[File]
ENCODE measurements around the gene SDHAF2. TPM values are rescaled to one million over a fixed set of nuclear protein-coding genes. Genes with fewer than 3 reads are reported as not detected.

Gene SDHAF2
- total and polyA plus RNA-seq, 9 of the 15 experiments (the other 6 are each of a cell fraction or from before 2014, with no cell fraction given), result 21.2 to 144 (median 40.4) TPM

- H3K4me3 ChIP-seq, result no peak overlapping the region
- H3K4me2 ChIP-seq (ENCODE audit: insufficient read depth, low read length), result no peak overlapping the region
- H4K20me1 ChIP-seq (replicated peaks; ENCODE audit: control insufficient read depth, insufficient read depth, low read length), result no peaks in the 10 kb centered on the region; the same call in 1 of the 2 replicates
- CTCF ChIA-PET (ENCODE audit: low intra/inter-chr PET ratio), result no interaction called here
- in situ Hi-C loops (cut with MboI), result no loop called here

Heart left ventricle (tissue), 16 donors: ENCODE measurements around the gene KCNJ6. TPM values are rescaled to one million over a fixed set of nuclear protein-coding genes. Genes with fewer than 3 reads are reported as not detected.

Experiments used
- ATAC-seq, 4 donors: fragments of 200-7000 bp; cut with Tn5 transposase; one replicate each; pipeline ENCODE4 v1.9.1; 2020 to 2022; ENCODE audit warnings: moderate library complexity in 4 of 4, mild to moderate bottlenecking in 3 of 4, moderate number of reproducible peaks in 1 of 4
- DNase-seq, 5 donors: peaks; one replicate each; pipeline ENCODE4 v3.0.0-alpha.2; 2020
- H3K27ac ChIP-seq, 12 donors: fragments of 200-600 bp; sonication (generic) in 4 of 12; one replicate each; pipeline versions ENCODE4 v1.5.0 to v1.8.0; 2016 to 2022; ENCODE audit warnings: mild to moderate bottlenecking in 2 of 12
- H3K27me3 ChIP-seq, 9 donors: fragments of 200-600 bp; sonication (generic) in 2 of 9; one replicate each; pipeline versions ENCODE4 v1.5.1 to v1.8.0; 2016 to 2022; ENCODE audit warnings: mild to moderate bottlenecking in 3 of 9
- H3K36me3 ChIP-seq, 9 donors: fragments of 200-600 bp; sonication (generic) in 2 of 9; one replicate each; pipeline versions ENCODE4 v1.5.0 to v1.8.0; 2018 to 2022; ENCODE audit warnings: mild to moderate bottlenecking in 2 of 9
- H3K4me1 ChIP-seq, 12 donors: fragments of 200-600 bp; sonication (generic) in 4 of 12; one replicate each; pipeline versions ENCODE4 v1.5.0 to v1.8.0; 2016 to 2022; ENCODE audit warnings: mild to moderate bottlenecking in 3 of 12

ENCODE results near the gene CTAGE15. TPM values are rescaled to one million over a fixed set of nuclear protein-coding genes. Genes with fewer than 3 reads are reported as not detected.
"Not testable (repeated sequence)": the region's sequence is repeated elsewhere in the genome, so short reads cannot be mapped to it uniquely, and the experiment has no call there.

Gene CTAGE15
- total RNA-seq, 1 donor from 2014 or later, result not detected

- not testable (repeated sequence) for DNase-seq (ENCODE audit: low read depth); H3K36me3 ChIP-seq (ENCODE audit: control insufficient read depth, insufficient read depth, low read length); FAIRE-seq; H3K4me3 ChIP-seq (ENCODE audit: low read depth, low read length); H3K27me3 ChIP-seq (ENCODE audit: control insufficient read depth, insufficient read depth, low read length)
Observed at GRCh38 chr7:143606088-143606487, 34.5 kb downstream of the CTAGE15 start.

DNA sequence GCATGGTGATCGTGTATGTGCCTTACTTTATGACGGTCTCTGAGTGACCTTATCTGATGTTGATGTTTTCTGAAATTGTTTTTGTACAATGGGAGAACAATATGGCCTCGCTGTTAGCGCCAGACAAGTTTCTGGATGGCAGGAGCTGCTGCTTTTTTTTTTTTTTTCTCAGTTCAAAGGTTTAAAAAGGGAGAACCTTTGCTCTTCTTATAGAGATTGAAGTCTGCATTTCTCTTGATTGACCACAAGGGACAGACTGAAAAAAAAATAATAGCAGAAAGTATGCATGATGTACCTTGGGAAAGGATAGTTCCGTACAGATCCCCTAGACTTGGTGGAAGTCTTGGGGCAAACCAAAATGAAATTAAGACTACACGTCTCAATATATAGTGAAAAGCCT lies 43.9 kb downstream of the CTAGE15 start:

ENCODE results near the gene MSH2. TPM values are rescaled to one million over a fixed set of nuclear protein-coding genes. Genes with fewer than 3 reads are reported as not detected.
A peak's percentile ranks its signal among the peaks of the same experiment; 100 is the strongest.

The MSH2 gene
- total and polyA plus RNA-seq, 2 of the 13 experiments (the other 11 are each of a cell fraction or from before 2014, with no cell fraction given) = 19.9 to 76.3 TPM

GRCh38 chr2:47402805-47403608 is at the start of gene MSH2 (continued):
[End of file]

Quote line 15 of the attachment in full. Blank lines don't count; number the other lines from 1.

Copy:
- H3K36me3 ChIP-seq, 9 donors: fragments of 200-600 bp; sonication (generic) in 2 of 9; one replicate each; pipeline versions ENCODE4 v1.5.0 to v1.8.0; 2018 to 2022; ENCODE audit warnings: mild to moderate bottlenecking in 2 of 9